The Mongolia Cuckoo Project has started with aims to discover more about the wintering grounds and migration routes of cuckoos in East Asia, as well as engaging the public through naming and following the birds. The projects is carried on by partnership between the Wildlife Science and Conservation Centre (WSCC) and the British Trust for Ornithology (BTO), facilitated by Birding Beijing and supported by the Oriental Bird Club.
On 5 June, a team including Chris Hewson of the BTO and Terry Townshend of Birding Beijing travelled to a remote ringing station in northern Mongolia, some eight hours from Ulaanbaatar. Over the following three days, the researchers tagged five individual cuckoos – four Common Cuckoos and a single Oriental Cuckoo. It is the first time that the latter species has been tagged and its migration will be of particular interest to the researchers.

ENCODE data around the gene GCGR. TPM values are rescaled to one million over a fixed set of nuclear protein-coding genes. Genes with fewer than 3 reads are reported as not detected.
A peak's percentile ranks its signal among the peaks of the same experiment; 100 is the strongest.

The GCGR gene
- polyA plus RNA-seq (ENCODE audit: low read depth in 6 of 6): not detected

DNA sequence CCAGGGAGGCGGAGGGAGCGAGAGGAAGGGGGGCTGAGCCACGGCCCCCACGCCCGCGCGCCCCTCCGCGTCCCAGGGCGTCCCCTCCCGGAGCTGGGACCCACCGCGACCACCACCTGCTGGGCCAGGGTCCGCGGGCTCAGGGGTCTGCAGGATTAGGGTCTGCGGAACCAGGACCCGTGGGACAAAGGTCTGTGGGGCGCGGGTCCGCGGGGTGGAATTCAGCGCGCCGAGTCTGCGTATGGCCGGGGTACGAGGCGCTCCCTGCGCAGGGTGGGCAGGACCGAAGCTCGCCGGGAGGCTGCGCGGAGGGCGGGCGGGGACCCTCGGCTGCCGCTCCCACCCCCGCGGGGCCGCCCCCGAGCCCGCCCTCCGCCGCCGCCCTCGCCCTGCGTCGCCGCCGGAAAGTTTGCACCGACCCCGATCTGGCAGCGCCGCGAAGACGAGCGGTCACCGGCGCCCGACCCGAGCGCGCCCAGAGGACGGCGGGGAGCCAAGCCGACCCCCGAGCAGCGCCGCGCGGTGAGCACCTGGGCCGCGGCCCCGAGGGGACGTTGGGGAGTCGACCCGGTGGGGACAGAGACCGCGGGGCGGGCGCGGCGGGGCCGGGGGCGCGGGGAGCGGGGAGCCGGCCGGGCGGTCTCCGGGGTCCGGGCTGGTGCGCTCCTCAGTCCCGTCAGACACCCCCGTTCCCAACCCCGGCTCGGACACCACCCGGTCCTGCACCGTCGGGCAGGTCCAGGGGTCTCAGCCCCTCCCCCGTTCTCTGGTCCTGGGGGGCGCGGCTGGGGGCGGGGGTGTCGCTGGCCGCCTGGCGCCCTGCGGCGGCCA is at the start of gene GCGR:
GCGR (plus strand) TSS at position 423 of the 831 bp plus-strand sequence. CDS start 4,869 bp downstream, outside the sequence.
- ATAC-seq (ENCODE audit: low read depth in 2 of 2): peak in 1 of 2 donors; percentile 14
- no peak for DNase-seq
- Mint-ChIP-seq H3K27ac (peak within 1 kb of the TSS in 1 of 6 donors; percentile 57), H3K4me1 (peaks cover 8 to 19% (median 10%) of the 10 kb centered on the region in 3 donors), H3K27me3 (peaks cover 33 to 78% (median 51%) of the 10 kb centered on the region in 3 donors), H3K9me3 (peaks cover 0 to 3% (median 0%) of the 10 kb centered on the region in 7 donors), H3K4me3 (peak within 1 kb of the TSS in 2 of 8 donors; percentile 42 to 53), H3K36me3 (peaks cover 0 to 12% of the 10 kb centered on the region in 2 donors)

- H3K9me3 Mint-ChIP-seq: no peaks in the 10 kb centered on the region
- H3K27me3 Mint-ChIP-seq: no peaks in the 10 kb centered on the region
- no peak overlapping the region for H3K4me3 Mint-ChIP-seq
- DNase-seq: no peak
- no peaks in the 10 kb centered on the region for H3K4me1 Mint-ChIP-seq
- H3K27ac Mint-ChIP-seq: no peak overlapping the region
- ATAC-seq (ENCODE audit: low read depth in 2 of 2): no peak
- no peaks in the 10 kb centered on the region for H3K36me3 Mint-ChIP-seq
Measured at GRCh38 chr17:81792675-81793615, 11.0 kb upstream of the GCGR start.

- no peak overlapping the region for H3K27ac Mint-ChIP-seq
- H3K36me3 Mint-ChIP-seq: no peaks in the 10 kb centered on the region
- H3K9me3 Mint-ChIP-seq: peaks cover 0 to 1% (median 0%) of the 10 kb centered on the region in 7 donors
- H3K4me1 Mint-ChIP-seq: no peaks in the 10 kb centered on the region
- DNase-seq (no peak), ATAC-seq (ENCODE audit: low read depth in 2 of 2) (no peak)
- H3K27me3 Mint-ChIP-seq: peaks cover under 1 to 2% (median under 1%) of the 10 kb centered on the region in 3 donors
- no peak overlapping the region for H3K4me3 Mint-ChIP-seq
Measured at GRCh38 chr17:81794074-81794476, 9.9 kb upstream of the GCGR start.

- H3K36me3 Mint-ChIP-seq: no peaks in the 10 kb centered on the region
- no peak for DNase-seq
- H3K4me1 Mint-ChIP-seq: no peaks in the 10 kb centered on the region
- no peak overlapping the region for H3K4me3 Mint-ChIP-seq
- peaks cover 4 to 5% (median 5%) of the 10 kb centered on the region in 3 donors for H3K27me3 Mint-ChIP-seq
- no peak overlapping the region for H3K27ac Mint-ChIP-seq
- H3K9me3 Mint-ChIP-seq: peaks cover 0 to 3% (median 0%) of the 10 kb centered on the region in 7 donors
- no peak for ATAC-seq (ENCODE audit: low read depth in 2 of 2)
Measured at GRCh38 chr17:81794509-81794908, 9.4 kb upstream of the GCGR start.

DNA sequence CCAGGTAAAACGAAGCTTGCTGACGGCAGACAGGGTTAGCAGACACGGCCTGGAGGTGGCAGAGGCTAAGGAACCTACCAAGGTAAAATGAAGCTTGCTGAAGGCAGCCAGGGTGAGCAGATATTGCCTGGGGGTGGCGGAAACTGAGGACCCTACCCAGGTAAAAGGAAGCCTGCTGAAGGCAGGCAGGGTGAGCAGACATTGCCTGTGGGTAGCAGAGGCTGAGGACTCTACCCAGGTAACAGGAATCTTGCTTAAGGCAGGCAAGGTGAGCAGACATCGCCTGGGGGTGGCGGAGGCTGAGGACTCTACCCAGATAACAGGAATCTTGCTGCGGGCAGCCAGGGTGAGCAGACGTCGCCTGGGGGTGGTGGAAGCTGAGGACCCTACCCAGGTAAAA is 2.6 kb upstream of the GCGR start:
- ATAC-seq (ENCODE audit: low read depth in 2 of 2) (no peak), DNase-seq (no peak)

Since it was tagged on 6 June, it has moved some 1,625 km north-north-west into Russia and is still going. In contrast, the four Common Cuckoos have remained in the general vicinity of where each was tagged.
The Beijing-based project, which commenced in 2016, remarkably revealed that some Common Cuckoos were making non-stop flights of up to 3,700 km across the Indian Ocean to East Africa.